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Voices of children and youths in climate dialogues

Collaborating with organizations like Kayapalat, Nepalese Youth for Climate Action, Queer Care, and Blue Diamond Society, Save the Children has launched campaigns such as Panni Se Dur Janakpur, Shift, Generation Hope, and Red Alert

Voices of children and youths in climate dialogues

In some Tarai districts, schools have closed due to climate change impacts, highlighting a lack of attention to the effects on children and youth. Global climate discussions often overlook how climate events affect young people, especially those from vulnerable groups. Save the Children Nepal is actively engaged in youth-focused initiatives to address climate challenges and environmental pollution, empowering young individuals to lead climate action. Collaborating with organizations like Kayapalat, Nepalese Youth for Climate Action, Queer Care, and Blue Diamond Society, Save the Children has launched campaigns such as Panni Se Dur Janakpur, Shift, Generation Hope, and Red Alert. The following narratives showcase the experiences of some children and youth engaged in these campaigns:

Diwakar Uprety, Founder, Kayapalat, Madhes Province

The Panni Se Dur Janakpur campaign in the Janakpur sub-metropolitan city of Madhes province aims to reduce the use of plastic products. Plastic is omnipresent and takes approximately 4,100 years to decompose, posing a significant threat to the environment and future generations. Its adverse effects on society are compounded when considering the detrimental impact on children and youth, making the campaign crucial for prevention and mitigation efforts. A World Health Organization report revealed microplastics in the blood of seven to 13 percent of individuals, underscoring the urgency of addressing the plastic crisis. Furthermore, plastic pollution contributes to climate change. To empower youth in tackling this issue, the campaign was implemented with the support of Save the Children, successfully raising awareness among young individuals about the challenges posed by climate change and its repercussions on their lives. Initiated in 2021, this campaign has made significant strides in promoting social reform.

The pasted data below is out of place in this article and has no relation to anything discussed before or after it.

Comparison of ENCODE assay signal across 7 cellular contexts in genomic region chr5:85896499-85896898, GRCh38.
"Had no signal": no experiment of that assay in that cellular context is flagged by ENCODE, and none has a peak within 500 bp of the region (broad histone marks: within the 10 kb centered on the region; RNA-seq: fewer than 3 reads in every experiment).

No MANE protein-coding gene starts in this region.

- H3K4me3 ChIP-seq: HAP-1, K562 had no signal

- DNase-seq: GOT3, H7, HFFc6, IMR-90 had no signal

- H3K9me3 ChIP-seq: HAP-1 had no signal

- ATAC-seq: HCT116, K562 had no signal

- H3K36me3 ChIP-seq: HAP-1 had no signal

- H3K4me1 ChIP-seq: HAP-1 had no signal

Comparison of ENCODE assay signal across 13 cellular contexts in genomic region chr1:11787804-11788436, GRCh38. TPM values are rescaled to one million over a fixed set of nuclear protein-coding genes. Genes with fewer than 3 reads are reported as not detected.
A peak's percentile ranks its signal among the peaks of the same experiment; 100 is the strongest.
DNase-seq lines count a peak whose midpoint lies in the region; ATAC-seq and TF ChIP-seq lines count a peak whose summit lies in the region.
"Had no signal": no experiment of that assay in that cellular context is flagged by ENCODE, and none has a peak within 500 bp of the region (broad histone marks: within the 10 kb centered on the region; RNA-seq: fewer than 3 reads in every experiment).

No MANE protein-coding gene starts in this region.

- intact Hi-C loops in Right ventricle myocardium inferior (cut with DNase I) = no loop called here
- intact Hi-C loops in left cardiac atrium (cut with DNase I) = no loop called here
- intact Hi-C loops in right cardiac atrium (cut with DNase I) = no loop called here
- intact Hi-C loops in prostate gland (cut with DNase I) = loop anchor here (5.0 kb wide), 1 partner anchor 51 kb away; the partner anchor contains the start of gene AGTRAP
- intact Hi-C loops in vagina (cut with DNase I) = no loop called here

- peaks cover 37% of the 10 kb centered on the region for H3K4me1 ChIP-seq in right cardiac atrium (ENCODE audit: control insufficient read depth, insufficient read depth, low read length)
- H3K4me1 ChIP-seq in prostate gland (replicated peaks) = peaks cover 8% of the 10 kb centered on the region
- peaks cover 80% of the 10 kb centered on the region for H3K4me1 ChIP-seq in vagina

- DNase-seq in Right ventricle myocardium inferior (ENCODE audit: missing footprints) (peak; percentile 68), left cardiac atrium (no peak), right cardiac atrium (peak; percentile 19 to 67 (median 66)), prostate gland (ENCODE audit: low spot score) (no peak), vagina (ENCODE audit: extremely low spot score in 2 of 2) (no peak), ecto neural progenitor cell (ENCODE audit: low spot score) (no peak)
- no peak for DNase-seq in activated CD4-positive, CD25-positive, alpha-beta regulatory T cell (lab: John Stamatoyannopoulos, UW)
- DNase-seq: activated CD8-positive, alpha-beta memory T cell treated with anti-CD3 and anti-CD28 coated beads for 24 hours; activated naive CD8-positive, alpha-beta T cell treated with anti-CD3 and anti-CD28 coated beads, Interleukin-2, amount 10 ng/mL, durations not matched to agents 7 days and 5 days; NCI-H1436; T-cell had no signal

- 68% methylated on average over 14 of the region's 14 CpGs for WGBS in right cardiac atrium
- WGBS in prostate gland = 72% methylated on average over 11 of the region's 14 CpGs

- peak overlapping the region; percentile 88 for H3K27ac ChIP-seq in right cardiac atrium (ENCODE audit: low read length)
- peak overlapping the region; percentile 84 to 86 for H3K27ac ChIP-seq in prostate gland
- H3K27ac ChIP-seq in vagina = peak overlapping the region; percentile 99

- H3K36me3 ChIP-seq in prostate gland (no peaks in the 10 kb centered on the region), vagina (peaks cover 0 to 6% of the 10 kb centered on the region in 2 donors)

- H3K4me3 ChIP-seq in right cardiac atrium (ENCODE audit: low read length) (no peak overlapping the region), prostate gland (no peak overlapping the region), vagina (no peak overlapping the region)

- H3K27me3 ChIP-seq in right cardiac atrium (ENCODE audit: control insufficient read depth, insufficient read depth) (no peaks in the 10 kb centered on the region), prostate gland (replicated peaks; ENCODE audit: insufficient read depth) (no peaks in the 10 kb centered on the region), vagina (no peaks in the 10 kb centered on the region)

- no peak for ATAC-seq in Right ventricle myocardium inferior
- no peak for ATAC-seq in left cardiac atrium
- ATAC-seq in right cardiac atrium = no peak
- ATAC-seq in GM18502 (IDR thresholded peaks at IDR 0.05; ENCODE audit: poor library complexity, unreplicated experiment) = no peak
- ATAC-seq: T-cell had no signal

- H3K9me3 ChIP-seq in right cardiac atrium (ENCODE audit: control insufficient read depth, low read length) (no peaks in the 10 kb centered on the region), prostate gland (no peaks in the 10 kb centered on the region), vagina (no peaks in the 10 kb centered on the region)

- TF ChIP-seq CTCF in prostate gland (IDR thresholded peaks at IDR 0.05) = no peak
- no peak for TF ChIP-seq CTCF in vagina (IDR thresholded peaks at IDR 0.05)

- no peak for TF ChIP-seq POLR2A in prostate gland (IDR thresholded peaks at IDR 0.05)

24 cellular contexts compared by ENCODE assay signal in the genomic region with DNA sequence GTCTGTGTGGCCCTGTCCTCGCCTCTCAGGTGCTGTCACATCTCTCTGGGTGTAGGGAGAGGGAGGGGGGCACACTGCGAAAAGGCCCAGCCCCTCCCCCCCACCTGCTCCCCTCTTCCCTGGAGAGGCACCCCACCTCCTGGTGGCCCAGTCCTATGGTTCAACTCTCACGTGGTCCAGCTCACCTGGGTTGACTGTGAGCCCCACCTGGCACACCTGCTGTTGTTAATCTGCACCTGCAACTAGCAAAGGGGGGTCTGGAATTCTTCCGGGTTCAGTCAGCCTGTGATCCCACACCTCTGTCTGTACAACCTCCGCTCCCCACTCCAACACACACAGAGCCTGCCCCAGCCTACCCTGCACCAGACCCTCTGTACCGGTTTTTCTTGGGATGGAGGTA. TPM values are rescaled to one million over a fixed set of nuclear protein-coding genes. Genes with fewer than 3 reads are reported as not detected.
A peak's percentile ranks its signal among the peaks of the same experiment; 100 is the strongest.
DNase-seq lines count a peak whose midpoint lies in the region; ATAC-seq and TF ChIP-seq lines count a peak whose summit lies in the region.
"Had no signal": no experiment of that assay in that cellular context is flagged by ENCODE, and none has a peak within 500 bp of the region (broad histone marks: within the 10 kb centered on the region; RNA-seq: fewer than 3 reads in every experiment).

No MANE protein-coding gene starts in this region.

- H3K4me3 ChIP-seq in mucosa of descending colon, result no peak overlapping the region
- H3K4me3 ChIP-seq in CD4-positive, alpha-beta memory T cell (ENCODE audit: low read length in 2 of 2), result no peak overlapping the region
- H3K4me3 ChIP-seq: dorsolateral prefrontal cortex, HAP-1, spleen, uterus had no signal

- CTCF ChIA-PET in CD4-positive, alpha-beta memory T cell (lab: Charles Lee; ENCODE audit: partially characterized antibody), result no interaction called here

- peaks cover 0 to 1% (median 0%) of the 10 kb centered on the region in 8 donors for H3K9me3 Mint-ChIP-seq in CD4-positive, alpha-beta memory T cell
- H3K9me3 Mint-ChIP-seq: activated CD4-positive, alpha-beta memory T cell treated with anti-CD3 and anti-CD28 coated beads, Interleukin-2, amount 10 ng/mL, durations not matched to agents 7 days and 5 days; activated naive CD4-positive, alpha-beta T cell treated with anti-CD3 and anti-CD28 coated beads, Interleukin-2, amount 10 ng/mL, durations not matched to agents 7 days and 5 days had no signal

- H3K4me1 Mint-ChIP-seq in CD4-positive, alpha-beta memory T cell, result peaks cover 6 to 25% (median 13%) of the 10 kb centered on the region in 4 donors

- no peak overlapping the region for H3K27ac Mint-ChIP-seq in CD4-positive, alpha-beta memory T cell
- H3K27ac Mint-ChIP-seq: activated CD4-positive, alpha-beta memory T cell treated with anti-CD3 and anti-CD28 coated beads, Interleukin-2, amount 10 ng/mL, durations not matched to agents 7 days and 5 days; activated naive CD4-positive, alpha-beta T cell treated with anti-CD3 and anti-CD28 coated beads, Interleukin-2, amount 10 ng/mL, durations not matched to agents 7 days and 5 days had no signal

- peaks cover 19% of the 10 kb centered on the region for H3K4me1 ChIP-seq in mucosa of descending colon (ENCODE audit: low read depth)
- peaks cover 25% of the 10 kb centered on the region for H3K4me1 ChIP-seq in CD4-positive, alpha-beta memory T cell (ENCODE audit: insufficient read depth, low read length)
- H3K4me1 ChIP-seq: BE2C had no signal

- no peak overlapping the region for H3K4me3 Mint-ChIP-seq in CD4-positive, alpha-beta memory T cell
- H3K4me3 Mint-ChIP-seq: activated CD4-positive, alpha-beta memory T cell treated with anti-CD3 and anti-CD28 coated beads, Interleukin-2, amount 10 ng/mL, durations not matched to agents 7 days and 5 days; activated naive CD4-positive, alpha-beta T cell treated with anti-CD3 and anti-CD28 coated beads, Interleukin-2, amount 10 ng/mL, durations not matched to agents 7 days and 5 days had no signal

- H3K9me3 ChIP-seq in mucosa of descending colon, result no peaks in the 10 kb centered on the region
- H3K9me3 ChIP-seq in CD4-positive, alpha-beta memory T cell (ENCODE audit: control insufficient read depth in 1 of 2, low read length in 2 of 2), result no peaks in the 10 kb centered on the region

Pushpa Acharya, Engineer, Shift, Karnali Province

Even in Karnali, a province facing developmental challenges, the impact of climate change is evident. The region's bare hills and water scarcity have not only affected the adult population but have also posed challenges for children and youth. The Shift campaign, initiated as part of Save the Children's My Forest Child project, addresses the community's changing environment. This initiative involves collaboration with the forest consumer committee, children, and local authorities to plant trees, raise awareness about climate change, and empower children to address environmental issues. On World Environment Day, 24 children from Jajarkot are leading a campaign under the Shift initiative. The campaign aims to involve schools, community forest users, assistant forest offices, and other stakeholders in activities such as planting 600 saplings in Chhedagad Municipality of Jajarkot district, Karnali. 

Anjali Shahi Chalise, Network Coordinator, Nepalese Youth for Climate Action

Youth are often described as the backbone of a nation, embodying the potential to become mentally, physically, and socially competent individuals. Nepalese Youth for Climate Action was established to address the impact of climate change on young people, recognizing it as a global crisis. This organization advocates for climate action through extensive youth engagement, conducting advocacy, public awareness campaigns, and capacity-building initiatives. Previously, the organization implemented the Red Alert program and currently runs the Shift Captain campaign, which was established in 2008 and has established chapters in seven provinces. Engaging with approximately 500 schools, the campaign aims to raise public awareness about the impact of climate change on children and youth through various art forms, prioritizing education over mere verbal communication. To commemorate World Environment Day, the campaign has organized a week-long program featuring climate-related activities such as children's panel discussions, solidarity marches, and other events.